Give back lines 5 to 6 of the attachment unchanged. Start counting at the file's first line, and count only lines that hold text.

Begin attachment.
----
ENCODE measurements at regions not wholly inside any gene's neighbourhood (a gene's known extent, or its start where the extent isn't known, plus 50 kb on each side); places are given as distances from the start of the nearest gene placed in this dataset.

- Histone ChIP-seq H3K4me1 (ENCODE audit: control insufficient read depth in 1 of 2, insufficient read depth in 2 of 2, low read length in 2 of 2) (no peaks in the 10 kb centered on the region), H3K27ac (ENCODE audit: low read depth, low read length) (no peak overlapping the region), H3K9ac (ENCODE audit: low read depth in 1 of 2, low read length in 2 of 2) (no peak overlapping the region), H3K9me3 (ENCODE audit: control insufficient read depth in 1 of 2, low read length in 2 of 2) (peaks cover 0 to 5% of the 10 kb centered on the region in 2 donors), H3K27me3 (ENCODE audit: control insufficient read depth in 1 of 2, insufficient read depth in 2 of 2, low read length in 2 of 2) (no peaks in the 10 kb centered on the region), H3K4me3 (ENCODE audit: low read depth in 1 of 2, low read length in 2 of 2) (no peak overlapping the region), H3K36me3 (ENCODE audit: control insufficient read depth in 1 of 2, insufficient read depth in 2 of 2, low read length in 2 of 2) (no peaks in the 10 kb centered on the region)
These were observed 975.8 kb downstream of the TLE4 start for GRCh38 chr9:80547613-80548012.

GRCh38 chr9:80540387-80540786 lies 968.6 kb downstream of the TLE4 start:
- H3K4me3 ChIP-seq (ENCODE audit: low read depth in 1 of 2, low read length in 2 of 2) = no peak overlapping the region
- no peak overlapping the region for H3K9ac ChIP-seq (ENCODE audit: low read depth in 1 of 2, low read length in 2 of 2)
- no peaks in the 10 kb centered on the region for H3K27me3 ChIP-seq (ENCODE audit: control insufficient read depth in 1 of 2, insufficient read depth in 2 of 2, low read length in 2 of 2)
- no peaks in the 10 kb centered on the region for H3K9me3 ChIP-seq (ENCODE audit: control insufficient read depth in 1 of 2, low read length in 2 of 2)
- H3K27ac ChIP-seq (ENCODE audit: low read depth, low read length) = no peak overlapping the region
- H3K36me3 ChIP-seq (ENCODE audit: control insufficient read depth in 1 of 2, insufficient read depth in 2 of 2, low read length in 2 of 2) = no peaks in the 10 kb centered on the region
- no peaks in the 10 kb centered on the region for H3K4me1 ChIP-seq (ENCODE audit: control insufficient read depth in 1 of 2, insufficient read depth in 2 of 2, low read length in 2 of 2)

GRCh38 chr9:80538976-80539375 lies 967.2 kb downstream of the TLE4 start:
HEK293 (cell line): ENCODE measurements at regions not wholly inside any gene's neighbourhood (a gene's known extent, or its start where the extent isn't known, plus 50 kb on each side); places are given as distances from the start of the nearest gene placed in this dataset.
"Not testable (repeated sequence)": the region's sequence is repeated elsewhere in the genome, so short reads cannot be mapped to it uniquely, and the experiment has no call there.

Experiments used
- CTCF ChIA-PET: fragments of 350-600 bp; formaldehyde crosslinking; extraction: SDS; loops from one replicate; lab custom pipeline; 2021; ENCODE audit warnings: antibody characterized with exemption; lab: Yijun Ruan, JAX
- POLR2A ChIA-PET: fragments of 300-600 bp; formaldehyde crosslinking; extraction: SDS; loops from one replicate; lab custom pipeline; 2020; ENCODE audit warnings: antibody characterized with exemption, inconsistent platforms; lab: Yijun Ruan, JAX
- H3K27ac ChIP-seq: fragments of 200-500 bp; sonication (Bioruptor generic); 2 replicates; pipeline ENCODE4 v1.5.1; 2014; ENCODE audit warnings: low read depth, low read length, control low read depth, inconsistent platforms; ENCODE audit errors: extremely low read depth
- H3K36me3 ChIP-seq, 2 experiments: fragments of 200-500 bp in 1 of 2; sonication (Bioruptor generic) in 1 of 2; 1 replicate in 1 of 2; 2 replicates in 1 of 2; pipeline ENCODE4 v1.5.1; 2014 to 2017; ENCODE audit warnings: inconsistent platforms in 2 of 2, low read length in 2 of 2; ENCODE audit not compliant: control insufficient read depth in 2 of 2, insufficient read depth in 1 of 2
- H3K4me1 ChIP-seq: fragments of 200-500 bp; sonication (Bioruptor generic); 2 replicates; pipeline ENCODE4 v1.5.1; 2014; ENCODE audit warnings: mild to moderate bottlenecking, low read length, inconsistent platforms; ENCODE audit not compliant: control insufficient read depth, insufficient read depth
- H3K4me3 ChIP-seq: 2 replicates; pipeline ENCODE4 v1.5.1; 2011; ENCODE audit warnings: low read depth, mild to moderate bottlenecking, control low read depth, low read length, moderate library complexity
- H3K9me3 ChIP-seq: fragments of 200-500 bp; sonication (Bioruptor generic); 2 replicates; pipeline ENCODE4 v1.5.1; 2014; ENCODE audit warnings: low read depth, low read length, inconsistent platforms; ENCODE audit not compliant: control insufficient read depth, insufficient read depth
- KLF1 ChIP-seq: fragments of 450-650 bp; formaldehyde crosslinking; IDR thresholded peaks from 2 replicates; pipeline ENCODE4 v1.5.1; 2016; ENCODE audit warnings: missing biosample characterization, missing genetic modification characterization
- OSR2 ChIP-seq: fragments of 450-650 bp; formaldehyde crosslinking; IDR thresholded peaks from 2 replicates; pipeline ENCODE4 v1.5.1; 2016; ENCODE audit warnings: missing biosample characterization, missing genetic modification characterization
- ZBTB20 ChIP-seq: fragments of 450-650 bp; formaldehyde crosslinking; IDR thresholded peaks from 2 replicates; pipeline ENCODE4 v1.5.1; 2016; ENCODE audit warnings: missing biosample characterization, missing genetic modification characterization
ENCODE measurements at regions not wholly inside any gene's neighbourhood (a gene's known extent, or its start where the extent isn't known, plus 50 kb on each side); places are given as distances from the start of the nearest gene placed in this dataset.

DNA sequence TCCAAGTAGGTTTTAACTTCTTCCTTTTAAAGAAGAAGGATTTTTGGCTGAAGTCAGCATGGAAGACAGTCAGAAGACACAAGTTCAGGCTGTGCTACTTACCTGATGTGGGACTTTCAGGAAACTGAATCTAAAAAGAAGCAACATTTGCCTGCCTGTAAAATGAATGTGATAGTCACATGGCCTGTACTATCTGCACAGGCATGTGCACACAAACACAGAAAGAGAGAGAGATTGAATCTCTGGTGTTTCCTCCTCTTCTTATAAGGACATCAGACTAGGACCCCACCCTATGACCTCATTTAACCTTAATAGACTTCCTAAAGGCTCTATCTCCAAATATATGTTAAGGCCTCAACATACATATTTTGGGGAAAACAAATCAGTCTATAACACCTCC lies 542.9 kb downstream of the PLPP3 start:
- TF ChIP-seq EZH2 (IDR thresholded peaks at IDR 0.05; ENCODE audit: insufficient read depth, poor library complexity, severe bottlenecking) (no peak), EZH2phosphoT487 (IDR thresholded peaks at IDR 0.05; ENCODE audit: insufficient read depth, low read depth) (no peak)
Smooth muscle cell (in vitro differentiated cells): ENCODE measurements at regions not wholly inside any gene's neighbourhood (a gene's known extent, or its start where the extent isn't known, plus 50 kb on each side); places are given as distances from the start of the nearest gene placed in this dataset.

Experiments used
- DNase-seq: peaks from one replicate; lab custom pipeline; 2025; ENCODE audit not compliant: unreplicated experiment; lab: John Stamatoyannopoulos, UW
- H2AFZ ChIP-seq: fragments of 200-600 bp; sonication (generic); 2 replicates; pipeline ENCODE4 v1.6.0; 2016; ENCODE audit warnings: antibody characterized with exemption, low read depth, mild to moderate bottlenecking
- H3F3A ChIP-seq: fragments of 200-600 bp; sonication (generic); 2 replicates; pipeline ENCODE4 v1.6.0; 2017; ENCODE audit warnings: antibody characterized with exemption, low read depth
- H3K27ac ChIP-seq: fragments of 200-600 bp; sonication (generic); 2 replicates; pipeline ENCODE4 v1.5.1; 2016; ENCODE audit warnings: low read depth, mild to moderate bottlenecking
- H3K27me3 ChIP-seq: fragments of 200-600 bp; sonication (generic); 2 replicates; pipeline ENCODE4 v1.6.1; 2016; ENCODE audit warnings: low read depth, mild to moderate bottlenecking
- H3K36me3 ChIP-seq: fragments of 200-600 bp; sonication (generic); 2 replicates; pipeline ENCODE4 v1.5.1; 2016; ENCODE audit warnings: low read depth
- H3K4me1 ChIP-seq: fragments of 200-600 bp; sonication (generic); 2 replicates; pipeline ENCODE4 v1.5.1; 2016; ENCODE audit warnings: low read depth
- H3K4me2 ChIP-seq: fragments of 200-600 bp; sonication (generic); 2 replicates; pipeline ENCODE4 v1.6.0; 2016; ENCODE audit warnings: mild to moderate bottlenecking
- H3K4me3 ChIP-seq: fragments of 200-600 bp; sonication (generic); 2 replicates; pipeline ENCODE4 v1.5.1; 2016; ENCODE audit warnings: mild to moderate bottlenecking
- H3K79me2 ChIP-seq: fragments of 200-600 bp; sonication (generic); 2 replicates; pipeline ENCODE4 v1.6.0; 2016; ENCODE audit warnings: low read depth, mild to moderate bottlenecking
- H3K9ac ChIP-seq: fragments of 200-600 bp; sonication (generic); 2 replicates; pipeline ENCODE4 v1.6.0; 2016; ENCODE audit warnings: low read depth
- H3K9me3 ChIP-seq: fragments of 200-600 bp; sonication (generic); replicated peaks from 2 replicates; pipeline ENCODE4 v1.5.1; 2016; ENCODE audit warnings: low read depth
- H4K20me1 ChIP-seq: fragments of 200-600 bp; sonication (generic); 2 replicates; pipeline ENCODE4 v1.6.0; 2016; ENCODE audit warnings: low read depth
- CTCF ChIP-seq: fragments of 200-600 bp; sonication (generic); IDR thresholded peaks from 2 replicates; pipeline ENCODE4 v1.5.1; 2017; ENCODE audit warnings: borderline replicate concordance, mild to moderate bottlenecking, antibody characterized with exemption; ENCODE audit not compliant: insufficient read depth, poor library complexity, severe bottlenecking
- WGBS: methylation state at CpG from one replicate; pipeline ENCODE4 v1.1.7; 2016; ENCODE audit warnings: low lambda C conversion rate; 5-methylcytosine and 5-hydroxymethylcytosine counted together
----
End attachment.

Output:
- H3K4me3 ChIP-seq (ENCODE audit: low read depth in 1 of 2, low read length in 2 of 2) = no peak overlapping the region
- no peak overlapping the region for H3K9ac ChIP-seq (ENCODE audit: low read depth in 1 of 2, low read length in 2 of 2)